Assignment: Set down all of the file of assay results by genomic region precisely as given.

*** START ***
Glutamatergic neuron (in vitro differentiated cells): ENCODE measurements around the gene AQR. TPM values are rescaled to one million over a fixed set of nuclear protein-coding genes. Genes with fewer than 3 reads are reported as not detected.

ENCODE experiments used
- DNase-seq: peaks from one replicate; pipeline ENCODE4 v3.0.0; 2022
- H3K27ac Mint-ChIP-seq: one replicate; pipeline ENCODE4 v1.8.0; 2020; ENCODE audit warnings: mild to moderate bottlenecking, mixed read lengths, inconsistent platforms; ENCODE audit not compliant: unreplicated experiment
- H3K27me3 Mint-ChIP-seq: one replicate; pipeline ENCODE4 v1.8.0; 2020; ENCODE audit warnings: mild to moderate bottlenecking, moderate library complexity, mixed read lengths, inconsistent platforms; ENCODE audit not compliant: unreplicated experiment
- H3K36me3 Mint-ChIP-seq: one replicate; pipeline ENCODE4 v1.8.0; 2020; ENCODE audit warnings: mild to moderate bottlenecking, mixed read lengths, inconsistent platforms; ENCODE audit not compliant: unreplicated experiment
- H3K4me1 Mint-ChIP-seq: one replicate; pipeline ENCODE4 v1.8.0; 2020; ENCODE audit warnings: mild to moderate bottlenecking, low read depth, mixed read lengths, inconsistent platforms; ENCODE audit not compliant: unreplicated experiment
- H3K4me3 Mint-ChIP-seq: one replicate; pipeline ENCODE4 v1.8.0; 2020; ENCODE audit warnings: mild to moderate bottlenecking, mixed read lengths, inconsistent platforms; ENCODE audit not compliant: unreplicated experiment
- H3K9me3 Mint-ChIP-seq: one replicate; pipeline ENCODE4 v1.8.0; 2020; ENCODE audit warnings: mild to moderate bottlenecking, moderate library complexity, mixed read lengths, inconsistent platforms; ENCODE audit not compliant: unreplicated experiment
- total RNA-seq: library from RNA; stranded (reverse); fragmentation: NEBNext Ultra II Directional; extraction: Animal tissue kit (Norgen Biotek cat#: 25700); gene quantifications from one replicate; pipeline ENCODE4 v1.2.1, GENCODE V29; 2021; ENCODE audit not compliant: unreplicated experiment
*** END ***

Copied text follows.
Glutamatergic neuron (in vitro differentiated cells): ENCODE measurements around the gene AQR. TPM values are rescaled to one million over a fixed set of nuclear protein-coding genes. Genes with fewer than 3 reads are reported as not detected.

ENCODE experiments used
- DNase-seq: peaks from one replicate; pipeline ENCODE4 v3.0.0; 2022
- H3K27ac Mint-ChIP-seq: one replicate; pipeline ENCODE4 v1.8.0; 2020; ENCODE audit warnings: mild to moderate bottlenecking, mixed read lengths, inconsistent platforms; ENCODE audit not compliant: unreplicated experiment
- H3K27me3 Mint-ChIP-seq: one replicate; pipeline ENCODE4 v1.8.0; 2020; ENCODE audit warnings: mild to moderate bottlenecking, moderate library complexity, mixed read lengths, inconsistent platforms; ENCODE audit not compliant: unreplicated experiment
- H3K36me3 Mint-ChIP-seq: one replicate; pipeline ENCODE4 v1.8.0; 2020; ENCODE audit warnings: mild to moderate bottlenecking, mixed read lengths, inconsistent platforms; ENCODE audit not compliant: unreplicated experiment
- H3K4me1 Mint-ChIP-seq: one replicate; pipeline ENCODE4 v1.8.0; 2020; ENCODE audit warnings: mild to moderate bottlenecking, low read depth, mixed read lengths, inconsistent platforms; ENCODE audit not compliant: unreplicated experiment
- H3K4me3 Mint-ChIP-seq: one replicate; pipeline ENCODE4 v1.8.0; 2020; ENCODE audit warnings: mild to moderate bottlenecking, mixed read lengths, inconsistent platforms; ENCODE audit not compliant: unreplicated experiment
- H3K9me3 Mint-ChIP-seq: one replicate; pipeline ENCODE4 v1.8.0; 2020; ENCODE audit warnings: mild to moderate bottlenecking, moderate library complexity, mixed read lengths, inconsistent platforms; ENCODE audit not compliant: unreplicated experiment
- total RNA-seq: library from RNA; stranded (reverse); fragmentation: NEBNext Ultra II Directional; extraction: Animal tissue kit (Norgen Biotek cat#: 25700); gene quantifications from one replicate; pipeline ENCODE4 v1.2.1, GENCODE V29; 2021; ENCODE audit not compliant: unreplicated experiment